NAIOP: From Salt Storage Facility to Concert Venue

“The Morton Salt Company warehouse on Elston Avenue in Chicago once furnished tons of preservative salt for the city’s tanning industry. Today it is itself preserved — a city landmark in the process of rebirth as a concert venue combined with commercial and office space.

“The complex, containing several buildings in a 4.2-acre site along the North Branch of the Chicago River, is being transformed to contain a 30,000-square-foot indoor concert venue in the former salt storage shed, 60,000 square feet of leasable office and commercial space in what had been a three-floor packaging building, additional space in a former garage, and an outdoor performance venue in the footprint of a recently demolished second salt shed.

“The project is a collaboration between R2 Companies, Blue Star Properties and Skydeck. R2 has undertaken several conversion projects in the North Branch Industrial Corridor, including its headquarters and projects for CB2 and Passion House Coffee Roasters. R2 and Skydeck purchased the building in 2017 from Morton Salt for $15 million, with Blue Star joining as an equity owner more recently. Renovation work has cost roughly $40 million since.

“The Morton Salt complex was designed by Graham, Anderson, Probst and White, the Chicago architectural firm responsible for notable structures in the city such as Union Station, the Shedd Aquarium and the Wrigley Building. It was built between 1929 and 1930 as the company’s main Chicago storage and distribution center. The site along the river was chosen to provide easy barge, rail and road access. It launched amid the city’s golden age of agricultural processing uses, initially to provide salt for tanning operations nearby, and it continued to provide salt for many other purposes for 80 years. In later decades, it produced considerable amounts of rock salt for road de-icing. The Morton Salt Girl and the company’s famous ‘When it rains, it pours’ logo have been replicated on the roof.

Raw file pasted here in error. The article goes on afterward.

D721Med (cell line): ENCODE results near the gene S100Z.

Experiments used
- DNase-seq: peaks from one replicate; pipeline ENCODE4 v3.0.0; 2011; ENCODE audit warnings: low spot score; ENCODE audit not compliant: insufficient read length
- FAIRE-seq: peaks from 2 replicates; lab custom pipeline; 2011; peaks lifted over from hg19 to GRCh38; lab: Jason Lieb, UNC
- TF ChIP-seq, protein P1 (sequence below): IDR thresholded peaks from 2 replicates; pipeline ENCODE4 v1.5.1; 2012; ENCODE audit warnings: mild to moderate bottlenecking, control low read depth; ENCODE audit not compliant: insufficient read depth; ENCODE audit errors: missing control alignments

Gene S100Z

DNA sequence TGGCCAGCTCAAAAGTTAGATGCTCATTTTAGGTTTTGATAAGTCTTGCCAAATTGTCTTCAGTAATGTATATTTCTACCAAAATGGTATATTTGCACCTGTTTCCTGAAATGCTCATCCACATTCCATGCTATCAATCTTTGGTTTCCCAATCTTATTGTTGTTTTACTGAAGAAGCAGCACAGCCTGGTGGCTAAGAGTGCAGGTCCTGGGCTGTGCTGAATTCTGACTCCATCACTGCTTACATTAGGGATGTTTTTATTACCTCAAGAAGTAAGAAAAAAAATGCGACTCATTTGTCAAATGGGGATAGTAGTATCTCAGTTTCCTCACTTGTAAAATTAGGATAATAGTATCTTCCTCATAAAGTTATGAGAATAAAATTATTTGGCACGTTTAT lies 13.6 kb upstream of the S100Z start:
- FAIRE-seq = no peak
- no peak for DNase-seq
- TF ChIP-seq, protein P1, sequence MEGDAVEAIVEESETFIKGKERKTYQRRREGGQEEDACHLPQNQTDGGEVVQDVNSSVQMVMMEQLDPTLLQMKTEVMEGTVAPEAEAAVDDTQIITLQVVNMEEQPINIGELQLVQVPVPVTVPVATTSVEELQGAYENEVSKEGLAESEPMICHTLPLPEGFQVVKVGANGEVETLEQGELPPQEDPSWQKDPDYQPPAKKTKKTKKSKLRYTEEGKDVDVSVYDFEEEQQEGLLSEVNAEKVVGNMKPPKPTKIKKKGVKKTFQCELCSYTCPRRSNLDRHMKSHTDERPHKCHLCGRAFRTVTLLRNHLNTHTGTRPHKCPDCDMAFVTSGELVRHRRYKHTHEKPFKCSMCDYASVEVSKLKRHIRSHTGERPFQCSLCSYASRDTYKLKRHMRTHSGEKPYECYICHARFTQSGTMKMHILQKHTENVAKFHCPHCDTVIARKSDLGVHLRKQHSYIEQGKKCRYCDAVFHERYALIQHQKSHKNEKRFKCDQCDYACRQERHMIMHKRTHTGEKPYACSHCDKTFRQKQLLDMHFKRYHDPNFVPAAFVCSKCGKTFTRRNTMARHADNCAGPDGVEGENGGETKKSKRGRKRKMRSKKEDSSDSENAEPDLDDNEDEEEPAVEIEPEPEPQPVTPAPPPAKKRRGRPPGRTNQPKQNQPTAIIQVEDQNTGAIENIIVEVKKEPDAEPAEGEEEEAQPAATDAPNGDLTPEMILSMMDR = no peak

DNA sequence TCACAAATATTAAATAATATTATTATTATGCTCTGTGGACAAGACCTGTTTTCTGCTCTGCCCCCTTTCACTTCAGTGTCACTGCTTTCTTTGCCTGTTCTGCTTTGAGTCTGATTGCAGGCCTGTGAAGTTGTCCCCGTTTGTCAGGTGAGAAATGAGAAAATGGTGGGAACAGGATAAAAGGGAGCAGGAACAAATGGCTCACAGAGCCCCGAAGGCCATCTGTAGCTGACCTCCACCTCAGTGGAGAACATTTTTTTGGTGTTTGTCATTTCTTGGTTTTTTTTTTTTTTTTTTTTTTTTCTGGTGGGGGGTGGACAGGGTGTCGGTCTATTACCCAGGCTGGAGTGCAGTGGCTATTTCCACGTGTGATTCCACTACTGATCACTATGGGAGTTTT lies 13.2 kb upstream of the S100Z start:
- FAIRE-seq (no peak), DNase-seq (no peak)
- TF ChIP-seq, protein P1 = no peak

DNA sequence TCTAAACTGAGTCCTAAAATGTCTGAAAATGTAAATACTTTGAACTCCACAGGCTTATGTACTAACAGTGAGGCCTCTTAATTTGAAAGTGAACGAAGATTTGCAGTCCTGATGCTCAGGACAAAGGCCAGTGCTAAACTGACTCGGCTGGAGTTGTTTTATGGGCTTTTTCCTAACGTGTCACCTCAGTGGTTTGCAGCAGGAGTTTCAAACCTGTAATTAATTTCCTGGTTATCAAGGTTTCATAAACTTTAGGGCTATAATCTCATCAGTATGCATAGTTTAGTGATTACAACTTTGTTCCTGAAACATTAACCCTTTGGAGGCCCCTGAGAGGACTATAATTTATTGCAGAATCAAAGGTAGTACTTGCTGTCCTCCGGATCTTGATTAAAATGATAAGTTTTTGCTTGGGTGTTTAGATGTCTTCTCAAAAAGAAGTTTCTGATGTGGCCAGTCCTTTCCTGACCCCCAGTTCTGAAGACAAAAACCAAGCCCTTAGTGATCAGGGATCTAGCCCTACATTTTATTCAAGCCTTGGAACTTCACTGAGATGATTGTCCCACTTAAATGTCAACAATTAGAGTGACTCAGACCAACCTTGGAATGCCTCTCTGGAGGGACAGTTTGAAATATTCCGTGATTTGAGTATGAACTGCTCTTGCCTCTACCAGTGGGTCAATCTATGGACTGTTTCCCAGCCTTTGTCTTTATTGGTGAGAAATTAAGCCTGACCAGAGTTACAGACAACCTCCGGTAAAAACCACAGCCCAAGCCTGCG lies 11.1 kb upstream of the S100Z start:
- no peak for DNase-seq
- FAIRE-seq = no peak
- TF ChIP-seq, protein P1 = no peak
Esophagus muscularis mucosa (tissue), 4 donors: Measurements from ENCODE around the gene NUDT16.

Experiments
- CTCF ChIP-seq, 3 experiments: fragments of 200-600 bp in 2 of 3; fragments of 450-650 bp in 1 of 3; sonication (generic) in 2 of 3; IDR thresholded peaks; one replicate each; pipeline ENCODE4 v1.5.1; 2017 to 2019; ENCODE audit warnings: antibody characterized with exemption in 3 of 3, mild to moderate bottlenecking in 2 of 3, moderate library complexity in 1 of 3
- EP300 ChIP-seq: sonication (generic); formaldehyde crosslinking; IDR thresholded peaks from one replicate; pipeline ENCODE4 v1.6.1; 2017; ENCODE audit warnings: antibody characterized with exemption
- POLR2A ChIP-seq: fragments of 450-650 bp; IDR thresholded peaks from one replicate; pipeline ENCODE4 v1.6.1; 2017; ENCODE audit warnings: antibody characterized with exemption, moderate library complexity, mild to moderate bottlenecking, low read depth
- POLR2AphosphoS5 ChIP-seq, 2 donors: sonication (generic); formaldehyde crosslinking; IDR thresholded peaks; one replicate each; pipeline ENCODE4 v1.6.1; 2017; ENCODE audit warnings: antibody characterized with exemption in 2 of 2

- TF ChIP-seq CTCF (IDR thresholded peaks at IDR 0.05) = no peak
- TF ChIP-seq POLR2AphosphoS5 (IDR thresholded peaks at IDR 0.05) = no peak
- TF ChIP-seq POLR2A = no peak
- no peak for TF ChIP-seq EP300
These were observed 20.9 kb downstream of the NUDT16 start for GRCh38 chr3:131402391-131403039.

“Matt Crawford, a coordinating planner at the Historic Preservation Division of the city’s Department of Planning and Development, said it’s been an iconic building for decades. ‘Morton Salt is certainly one of the most visible of our industrial buildings. It’s very visible from the Kennedy Expressway and a commuter rail line.’

“Golden said he found the initial condition of the site both challenging and inspiring. ‘It was in the original abandoned state. It was full of machinery and steel and lifts and things they left there. We were pulling stuff out of there for a year, as well as mounds and mounds of salt — it was packed with salt.’

“Rusted-out equipment and enough salt to provide decades of margaritas aren’t exactly workable theater decor, but the development team was intent on keeping as much of the site as was viable. According to Golden, the aim was ‘showing the life it had in the past, where you can see the layers of what happened in the ‘20s to the ‘50s to the ‘70s, and this is what we did — while putting in all-new mechanicals so that it operates as a functionally new building.’

“The developers sought landmark status from the city for the complex, which was granted in 2021. They intended to make as much use of the site as possible. The former East storage shed, condemned by the city, was largely demolished in 2020, but the rest of the buildings are being renovated. (Paletta, NAIOP, Fall 2022)


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